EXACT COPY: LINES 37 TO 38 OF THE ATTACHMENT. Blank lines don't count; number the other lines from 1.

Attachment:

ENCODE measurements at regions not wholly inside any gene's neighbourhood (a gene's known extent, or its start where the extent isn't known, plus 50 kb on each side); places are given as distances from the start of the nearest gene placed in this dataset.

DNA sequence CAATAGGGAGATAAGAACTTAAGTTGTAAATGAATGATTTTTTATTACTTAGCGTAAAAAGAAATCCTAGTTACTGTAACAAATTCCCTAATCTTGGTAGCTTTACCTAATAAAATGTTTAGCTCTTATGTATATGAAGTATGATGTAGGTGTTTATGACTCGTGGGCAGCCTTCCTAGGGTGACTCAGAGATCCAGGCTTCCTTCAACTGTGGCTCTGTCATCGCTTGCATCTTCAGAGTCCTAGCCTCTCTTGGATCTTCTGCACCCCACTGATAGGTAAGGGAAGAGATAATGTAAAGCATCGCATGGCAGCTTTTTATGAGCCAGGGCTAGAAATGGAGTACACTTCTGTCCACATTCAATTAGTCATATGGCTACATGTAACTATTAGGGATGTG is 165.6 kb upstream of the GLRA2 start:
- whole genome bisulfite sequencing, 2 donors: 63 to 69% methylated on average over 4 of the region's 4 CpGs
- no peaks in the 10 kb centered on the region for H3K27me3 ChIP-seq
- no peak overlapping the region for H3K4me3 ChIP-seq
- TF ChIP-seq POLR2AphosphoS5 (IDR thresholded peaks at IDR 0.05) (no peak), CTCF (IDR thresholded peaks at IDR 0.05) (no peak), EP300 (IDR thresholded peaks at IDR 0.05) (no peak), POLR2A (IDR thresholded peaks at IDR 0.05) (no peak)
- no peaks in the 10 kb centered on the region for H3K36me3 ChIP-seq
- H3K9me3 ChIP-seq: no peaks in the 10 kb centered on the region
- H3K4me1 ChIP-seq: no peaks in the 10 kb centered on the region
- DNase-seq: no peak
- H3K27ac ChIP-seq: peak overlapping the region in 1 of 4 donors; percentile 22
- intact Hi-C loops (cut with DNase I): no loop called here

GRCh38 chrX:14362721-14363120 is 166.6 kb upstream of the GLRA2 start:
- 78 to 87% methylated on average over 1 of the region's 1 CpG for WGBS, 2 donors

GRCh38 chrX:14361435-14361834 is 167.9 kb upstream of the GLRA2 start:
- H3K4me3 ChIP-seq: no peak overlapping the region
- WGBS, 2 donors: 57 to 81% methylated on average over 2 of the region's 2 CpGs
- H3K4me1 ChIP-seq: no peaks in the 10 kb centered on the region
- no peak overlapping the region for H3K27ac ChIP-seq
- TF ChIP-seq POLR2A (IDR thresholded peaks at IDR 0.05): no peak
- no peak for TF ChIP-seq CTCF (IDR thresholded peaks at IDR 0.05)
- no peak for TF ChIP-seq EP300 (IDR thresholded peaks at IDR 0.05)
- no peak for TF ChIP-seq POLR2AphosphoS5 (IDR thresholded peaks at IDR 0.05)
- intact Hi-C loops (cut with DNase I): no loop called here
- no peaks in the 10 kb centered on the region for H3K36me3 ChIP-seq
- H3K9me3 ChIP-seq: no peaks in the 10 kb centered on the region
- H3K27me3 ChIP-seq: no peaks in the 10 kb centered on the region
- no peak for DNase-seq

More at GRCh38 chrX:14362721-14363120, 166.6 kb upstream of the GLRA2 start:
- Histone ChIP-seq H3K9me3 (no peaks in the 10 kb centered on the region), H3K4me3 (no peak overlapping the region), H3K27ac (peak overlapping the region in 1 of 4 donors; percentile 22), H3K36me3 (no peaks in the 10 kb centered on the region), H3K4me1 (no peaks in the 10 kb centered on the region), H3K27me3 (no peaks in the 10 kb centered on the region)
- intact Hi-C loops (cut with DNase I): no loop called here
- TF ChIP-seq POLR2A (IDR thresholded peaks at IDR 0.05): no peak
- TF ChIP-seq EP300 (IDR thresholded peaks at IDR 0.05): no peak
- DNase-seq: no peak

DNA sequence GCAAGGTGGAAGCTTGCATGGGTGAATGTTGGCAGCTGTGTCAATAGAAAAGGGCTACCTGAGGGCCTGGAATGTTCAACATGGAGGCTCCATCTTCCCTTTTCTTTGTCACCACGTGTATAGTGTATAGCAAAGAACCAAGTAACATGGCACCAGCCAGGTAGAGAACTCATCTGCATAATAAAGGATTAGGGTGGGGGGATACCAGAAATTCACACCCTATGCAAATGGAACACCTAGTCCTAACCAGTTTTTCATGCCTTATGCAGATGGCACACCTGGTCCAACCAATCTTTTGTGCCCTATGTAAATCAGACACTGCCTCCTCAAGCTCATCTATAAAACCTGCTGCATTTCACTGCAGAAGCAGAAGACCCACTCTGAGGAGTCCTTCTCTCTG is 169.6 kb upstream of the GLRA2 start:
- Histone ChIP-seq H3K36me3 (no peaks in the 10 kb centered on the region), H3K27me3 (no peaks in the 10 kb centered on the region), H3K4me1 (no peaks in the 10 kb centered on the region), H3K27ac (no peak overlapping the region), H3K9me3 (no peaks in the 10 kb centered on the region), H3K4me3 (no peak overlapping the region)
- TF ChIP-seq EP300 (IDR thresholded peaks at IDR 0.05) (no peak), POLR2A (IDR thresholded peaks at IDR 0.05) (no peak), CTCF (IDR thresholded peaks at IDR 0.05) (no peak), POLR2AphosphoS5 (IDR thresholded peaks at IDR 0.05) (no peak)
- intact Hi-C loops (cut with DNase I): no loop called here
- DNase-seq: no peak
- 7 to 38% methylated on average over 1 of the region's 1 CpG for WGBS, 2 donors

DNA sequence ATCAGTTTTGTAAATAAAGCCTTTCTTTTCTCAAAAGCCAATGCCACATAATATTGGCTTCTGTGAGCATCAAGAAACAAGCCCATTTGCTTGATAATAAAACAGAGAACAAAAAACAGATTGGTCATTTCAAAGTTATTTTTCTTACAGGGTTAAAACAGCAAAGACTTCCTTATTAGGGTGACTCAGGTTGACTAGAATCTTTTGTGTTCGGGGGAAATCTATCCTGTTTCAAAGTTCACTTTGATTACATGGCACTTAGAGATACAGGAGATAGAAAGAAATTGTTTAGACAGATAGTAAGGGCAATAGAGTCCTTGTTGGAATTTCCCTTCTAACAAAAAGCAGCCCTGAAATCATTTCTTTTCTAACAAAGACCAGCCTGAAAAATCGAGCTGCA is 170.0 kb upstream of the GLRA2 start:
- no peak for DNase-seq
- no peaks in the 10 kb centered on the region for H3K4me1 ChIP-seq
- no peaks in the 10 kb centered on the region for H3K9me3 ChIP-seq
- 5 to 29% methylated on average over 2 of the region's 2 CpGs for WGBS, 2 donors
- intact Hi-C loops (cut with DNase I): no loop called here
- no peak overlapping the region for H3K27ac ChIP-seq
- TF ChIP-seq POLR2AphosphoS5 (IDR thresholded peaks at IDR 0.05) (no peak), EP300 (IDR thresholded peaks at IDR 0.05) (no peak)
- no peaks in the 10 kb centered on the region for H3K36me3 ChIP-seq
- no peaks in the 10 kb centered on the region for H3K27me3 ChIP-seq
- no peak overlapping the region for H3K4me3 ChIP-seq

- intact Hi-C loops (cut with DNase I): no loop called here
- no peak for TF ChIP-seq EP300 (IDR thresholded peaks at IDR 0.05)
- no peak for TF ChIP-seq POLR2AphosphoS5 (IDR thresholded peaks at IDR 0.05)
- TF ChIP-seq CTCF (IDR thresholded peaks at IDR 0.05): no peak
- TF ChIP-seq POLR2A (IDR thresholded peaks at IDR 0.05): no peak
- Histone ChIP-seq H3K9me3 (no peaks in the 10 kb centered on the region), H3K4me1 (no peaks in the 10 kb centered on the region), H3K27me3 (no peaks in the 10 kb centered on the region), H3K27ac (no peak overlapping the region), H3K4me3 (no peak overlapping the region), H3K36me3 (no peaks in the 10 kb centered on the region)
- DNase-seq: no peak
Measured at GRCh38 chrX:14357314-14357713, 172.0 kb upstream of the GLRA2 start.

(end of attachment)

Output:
- TF ChIP-seq EP300 (IDR thresholded peaks at IDR 0.05) (no peak), POLR2A (IDR thresholded peaks at IDR 0.05) (no peak), CTCF (IDR thresholded peaks at IDR 0.05) (no peak), POLR2AphosphoS5 (IDR thresholded peaks at IDR 0.05) (no peak)
- intact Hi-C loops (cut with DNase I): no loop called here